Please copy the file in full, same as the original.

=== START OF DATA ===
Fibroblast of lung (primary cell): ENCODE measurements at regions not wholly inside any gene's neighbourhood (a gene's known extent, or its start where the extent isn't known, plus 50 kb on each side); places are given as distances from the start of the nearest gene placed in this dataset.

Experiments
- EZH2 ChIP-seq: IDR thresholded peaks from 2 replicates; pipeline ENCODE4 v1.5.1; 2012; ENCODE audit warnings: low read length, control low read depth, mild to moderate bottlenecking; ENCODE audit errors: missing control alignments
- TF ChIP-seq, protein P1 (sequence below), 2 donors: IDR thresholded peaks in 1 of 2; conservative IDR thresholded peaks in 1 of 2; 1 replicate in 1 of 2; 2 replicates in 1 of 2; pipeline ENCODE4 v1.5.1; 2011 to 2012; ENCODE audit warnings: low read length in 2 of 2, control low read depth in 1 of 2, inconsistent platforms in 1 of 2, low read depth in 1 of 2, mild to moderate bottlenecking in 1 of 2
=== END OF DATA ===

Fibroblast of lung (primary cell): ENCODE measurements at regions not wholly inside any gene's neighbourhood (a gene's known extent, or its start where the extent isn't known, plus 50 kb on each side); places are given as distances from the start of the nearest gene placed in this dataset.

Experiments
- EZH2 ChIP-seq: IDR thresholded peaks from 2 replicates; pipeline ENCODE4 v1.5.1; 2012; ENCODE audit warnings: low read length, control low read depth, mild to moderate bottlenecking; ENCODE audit errors: missing control alignments
- TF ChIP-seq, protein P1 (sequence below), 2 donors: IDR thresholded peaks in 1 of 2; conservative IDR thresholded peaks in 1 of 2; 1 replicate in 1 of 2; 2 replicates in 1 of 2; pipeline ENCODE4 v1.5.1; 2011 to 2012; ENCODE audit warnings: low read length in 2 of 2, control low read depth in 1 of 2, inconsistent platforms in 1 of 2, low read depth in 1 of 2, mild to moderate bottlenecking in 1 of 2